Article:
Friday Things: The Curses Foiled Again Edition

More bad news on the deer front this week.  Last night’s conquest—an until now untouched shrub—was so violently ravaged that out of respect I feel like I should cover its snapped branches with more than deer netting.

I spotted the prong-horned culprit and his gang of thieves as I pulled into the driveway at the end of the day. They were lurking across the street on the edge of the open space ready to chow down once I’d retired for the night.   I figured I’d outsmarted them by applying “Liquid Fence” earlier in the day to the areas they’d attacked before.  Instead they fooled me by going for the unprotected shrub they’d ignored before.  Well-played Bambi.  Well-played.

A tour of the fenced back garden lifted my spirits, however.  We have a bumper crop of Sun Gold tomatoes and these black stemmed dahlias are still going strong.

That’s the nature of gardens.  They can break your heart in one quadrant at the same time that they’re melting your heart in another.  I’ll just have to keep fighting the good fight out front while enjoying the blossoms out back.  Now if you’ll excuse me, it’s time to go apply another round of “Liquid Fence” before the sun goes down.

Here are some other things I tried to watch out for this week:

How to keep good tomatoes fresh.

 Inkblot-inspired Decor.

“Difficulty often becomes an engine forcing intimacy between a book and its reader; that expenditure of effort and attention becomes a kind of glue.” Author Leslie Jamison on the value of tackling inaccessible books.

A German literary critic reviews the latest IKEA catalog.

Paper dolls made from porcelain. -

Garrison Keillor on retiring.

Charming video on how to age gracefully.

Happy Labor Day Weekend All!

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One Comment

  1. MJ Pritchett
    Posted September 4, 2015 at 8:01 pm | Permalink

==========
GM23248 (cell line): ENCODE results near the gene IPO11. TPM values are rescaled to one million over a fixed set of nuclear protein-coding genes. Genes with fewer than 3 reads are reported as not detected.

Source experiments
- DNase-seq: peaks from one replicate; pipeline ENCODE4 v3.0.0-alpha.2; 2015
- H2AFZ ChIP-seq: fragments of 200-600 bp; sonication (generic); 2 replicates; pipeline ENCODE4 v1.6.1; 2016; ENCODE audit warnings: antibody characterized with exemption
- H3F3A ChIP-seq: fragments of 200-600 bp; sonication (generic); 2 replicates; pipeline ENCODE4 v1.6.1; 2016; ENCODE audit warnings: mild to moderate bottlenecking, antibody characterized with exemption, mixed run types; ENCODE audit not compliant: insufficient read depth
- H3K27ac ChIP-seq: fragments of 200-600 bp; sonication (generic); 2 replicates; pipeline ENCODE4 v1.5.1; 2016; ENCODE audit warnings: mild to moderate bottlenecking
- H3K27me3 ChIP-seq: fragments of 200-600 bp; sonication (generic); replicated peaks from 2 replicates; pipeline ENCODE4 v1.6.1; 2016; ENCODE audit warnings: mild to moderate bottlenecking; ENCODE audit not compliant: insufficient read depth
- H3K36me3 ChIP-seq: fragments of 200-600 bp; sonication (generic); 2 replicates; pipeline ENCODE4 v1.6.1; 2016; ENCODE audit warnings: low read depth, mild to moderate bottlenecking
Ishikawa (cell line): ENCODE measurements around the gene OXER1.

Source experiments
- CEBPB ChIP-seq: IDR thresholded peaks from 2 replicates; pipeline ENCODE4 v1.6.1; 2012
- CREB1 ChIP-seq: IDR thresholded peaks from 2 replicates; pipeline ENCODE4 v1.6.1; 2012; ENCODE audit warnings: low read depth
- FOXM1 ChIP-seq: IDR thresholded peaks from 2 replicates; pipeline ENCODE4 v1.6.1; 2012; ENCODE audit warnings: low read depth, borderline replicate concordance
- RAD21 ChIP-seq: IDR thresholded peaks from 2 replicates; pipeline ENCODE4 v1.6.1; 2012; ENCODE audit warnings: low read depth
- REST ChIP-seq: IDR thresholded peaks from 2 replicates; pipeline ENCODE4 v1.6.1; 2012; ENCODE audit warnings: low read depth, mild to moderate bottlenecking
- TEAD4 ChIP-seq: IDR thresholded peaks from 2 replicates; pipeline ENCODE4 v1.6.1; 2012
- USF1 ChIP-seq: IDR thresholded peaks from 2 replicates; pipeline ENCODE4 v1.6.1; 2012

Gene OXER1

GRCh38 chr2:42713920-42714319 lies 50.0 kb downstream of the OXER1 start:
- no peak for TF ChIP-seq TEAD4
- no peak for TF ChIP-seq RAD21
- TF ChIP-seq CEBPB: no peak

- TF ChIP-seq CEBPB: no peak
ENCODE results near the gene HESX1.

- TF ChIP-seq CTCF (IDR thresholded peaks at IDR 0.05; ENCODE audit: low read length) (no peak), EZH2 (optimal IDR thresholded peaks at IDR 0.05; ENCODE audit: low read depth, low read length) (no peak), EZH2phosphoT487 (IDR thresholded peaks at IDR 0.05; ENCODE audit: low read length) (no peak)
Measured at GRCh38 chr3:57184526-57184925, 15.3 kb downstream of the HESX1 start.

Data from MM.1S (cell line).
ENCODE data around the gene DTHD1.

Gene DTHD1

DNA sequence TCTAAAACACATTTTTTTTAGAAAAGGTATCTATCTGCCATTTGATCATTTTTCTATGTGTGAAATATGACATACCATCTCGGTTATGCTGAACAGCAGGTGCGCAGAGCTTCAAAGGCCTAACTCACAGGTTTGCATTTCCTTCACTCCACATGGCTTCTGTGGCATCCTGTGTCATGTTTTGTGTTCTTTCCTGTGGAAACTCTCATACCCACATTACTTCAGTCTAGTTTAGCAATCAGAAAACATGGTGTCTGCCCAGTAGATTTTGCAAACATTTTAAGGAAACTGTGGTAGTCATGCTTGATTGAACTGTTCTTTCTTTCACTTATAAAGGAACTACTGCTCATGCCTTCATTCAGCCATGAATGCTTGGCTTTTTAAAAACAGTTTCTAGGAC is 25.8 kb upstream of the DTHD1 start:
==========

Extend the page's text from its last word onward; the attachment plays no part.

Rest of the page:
Love your photos. Hate your deer, dear.

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Kathryn Pritchett

writes about Things Elemental — where we find shelter, why we connect, what sustains us and how we strut our stuff.

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    • Left our modern hotel to explore Seoul’s past at the Bukchon Hanok Village where houses from the turn of the last century mix it up with hipster shops like the black and white photography studio where we practiced our best Seoul-ful expressions. Elsewhere in the village more tourists dressed up in traditional hanboks—like this Chinese woman wearing sunglasses and carrying a Chanel handbag—set up tripods for atmospheric selfies. We explored several intact homes with artfully frozen plantings and  wrote New Year’s wishes to be strung up then ceremonially burned later. Navigating our way through the charming but crowded neighborhood filled with “be quiet” notices on front gates we decided that living here would be like living on Lombard Street in San Francisco. After a traditional lunch of many small delicacies we wandered through pottery, furniture and textile shops in Insadong. At one point, police escorted paraders past us carrying American and South Korean flags and we wondered if this was some protest against the North?